I’m a big fan of China’s many regional cuisines, which provide a nearly endless array of mouth-watering dishes: solid, proletarian Beijing dumplings, grilled lamb skewers from Muslim western China, delicately steamed fish from Hong Kong, sweet Shanghainese “red-cooked” pork, fantastic green vegetables from just about everywhere, and, my favourite, the exquisite “numb-spicy” dishes of Sichuan.
But sometimes, I just really need a peanut butter sandwich.
China’s cuisine is many things, but every so often it will come up short, and a craving for a peanut butter sandwich is one that Chinese food is particularly ill-equipped to satisfy. Firstly, there’s the problem of the bread. “Western-style” bread in China, as in perhaps every Asian country other than Vietnam, is at best a weak approximation of the concept. It is as if bakers have tried to reverse-engineer recipes from photographs of foreign loaves, without ever having tasted them. The result is bread that looks fantastic, but has the consistency and flavour of an old bath sponge. My current preferred brand is a step above most, but still makes my teeth squeak when I eat it.
Peanut butter, thankfully, is an area in which China excels. In addition to a wide range of local brands, international p-b giant Skippy is well-established here, and its products — both smooth and crunchy — can be found in many local supermarkets. This, however, is where the story gets interesting.
At first glance, China’s busy supermarkets are visions of plenty. Behind their shiny exteriors, however, is a re-stocking system that could generously be called “spotty”. I still remember the day that my neighbourhood supermarket in Beijing simply stopped selling bacon. There was no explanation: it was as if it had never existed. I was disappointed, but took it in stride. Then, suddenly, the peanut butter disappeared.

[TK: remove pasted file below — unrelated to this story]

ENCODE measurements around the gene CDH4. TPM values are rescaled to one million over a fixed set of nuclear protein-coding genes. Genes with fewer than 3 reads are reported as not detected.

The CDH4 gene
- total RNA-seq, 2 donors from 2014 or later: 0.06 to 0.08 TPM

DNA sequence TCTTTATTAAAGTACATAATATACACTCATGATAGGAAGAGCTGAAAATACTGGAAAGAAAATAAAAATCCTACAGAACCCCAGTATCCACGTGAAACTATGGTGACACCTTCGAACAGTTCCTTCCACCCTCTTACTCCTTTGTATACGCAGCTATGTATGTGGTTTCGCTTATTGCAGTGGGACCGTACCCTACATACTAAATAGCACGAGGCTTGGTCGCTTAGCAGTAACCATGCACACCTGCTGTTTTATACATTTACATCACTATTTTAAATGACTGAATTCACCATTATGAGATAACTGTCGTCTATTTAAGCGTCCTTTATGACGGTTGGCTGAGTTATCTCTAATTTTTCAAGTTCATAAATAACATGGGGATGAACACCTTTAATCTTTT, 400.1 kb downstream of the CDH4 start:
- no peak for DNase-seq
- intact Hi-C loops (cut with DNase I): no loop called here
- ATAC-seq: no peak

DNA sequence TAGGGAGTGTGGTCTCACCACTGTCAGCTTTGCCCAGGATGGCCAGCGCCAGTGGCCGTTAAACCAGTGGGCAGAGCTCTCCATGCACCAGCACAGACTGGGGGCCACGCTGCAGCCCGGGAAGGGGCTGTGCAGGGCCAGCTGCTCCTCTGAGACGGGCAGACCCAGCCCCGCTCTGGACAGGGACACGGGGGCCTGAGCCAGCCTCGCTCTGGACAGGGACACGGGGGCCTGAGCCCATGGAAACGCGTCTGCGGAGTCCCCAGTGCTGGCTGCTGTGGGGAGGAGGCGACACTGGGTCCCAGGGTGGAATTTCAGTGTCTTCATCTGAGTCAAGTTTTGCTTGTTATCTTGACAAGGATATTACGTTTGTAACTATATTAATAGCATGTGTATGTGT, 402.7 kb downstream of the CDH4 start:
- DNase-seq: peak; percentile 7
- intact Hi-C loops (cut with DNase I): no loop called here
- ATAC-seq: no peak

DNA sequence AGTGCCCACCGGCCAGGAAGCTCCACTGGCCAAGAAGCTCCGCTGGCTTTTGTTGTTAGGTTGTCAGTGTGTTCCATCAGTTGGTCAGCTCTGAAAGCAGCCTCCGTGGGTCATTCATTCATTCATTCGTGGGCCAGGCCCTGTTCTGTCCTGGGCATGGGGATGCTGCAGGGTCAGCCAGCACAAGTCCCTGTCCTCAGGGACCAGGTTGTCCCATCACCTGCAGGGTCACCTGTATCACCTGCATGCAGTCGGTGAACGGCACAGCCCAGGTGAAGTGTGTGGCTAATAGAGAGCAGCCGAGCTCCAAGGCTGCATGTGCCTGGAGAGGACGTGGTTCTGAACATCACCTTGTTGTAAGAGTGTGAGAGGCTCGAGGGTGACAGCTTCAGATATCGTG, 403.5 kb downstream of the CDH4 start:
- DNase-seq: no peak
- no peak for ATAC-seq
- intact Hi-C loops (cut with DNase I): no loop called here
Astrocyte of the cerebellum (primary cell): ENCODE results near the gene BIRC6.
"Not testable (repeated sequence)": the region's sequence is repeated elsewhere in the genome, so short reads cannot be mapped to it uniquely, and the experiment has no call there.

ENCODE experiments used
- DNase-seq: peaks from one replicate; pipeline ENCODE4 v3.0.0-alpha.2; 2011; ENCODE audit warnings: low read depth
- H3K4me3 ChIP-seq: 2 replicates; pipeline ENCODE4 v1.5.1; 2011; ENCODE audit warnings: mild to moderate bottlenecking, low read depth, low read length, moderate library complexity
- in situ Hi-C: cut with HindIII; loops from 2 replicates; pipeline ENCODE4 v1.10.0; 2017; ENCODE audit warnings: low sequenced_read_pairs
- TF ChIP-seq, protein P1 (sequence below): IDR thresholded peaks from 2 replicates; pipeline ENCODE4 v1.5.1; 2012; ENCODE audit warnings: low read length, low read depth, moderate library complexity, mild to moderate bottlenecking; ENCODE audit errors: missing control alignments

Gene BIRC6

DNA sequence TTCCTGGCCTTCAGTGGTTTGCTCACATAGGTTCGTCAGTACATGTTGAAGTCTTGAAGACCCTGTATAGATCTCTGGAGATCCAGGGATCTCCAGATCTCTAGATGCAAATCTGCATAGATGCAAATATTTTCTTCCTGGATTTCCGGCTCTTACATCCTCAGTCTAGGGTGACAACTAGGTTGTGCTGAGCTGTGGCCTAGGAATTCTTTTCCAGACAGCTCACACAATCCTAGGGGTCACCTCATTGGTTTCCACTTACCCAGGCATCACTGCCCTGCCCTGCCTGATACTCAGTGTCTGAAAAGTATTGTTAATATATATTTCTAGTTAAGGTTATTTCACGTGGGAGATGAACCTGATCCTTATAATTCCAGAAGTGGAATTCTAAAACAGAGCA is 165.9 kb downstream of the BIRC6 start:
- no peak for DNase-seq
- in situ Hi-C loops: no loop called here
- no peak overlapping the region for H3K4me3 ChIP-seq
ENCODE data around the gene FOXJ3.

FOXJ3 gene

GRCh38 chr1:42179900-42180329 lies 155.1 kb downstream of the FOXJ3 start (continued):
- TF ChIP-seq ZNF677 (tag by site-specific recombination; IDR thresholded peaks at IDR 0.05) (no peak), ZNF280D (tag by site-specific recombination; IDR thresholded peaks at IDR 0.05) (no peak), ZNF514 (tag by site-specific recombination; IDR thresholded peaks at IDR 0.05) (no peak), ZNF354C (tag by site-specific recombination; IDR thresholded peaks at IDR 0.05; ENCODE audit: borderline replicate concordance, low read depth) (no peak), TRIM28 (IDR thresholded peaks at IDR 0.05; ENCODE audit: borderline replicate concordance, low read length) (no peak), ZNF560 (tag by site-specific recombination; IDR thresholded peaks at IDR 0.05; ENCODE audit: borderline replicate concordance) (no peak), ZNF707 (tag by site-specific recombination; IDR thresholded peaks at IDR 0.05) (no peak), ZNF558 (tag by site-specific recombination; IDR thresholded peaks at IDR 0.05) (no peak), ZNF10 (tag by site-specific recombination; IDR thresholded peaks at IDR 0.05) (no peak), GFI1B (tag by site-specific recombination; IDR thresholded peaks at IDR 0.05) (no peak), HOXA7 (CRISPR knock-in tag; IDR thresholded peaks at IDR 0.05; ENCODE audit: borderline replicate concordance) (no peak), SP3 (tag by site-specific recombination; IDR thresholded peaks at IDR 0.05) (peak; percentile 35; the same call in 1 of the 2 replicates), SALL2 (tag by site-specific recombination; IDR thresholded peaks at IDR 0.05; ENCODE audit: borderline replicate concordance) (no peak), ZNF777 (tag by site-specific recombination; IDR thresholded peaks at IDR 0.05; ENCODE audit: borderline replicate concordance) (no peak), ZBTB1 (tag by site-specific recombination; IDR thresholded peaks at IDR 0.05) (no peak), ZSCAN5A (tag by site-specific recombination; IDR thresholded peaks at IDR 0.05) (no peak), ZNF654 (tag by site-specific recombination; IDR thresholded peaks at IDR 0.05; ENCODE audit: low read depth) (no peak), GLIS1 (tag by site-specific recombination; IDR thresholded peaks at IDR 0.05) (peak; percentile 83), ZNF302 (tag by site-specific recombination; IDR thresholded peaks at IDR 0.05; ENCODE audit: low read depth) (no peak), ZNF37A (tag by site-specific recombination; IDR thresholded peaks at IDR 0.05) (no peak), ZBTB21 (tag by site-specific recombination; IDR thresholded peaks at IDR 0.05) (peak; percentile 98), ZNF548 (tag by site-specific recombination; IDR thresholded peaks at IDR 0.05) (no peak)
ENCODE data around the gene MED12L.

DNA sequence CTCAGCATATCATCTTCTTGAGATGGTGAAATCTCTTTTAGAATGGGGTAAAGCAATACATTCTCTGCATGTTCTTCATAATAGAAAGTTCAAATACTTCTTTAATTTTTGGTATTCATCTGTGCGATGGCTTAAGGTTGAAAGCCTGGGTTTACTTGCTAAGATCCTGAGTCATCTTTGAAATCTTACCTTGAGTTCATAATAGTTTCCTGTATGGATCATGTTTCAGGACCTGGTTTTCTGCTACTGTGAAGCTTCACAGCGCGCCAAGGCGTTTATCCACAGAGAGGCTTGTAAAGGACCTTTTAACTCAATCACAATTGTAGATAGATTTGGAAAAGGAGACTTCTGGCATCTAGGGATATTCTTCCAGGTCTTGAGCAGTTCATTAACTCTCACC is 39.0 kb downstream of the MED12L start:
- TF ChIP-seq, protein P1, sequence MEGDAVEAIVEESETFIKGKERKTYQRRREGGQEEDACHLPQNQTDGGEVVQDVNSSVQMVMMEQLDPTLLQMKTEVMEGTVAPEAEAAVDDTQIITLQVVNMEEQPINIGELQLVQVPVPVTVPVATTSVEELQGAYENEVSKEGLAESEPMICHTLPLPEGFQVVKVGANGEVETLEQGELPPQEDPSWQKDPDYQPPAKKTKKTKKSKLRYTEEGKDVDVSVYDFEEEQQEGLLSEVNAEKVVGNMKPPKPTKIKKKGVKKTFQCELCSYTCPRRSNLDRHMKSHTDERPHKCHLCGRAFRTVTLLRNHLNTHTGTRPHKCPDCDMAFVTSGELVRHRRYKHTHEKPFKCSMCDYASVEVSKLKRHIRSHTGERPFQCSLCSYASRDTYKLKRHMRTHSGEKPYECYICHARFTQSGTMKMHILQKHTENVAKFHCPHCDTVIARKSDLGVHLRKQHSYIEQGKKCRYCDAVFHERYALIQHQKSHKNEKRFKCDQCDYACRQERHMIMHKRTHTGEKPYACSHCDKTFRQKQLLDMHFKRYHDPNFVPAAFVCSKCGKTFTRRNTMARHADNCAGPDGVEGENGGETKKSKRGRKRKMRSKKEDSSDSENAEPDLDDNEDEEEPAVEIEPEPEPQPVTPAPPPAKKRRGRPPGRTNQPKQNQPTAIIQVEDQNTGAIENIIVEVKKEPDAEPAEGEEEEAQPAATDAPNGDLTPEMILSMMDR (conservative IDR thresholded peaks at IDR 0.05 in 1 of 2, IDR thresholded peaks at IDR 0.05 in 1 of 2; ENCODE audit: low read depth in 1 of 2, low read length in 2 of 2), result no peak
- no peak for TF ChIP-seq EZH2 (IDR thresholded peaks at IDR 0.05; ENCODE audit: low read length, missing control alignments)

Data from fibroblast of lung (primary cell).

Assuming it had been relocated in one of the supermarket’s pointless bi-monthly reorganizations, I asked the store manager where I could find it.
“We don’t have it any more,” he said.
Worried, I continued: would they be getting more?
“We might get more, but we might not. I don’t know.”
And just like that, the peanut butter was gone, its place taken by a random selection of salted plums and something called meat floss. The next few days went by in a blur as the cold reality of life without peanut butter sank in.
When I saw peanut butter back on the shelves a week later, I was euphoric. That feeling came crashing down a moment later as I discovered that the variety on offer was a pirated version of Skippy. Now, I can understand a pirated handbag or coat, but I draw the line at knowingly eating knock-off food products — especially when each jar of supposedly identical peanut butter had its own distinct hue.
The Skippy did eventually return, but I had learned my lesson: I began stockpiling peanut butter in anticipation of the next shortage.
When I moved to Shanghai, I was dazzled. For the first few months after my arrival, I couldn’t stop talking about my supermarket. Forget peanut butter — hell, it had balsamic vinegar!
How quickly the lessons of the past are forgotten.
By this time, my tastes in sandwiches had expanded, and I was venturing into recreational mayonnaise use. I thought I could stop any time. Little did I know I would be forced to quit cold turkey when it vanished from even the fancy foreign supermarkets.
What had happened? Who was to blame? How could an entire city of 19 million people suddenly run out of mayonnaise?
I pondered these questions for weeks, unable to find an answer.
And, just as suddenly as it had disappeared, the mayonnaise was back.
And what mayonnaise! The old standbys like Kraft were there, to be sure, but there was so much more. German brands I had no hope of pronouncing filled the shelves, their contents held suggestively within flexible tubes rather than the familiar, rigid jars. Light mayonnaise, “real” mayonnaise, spiced mayonnaise — it was all there.
I grabbed a selection and headed for the cashier. Standing in line was a friend of mine, his shopping basket filled with two dozen cans of tomato sauce, his eyes filled with a triumphant gleam. We nodded at each other knowingly — for today, at least, we were both victorious.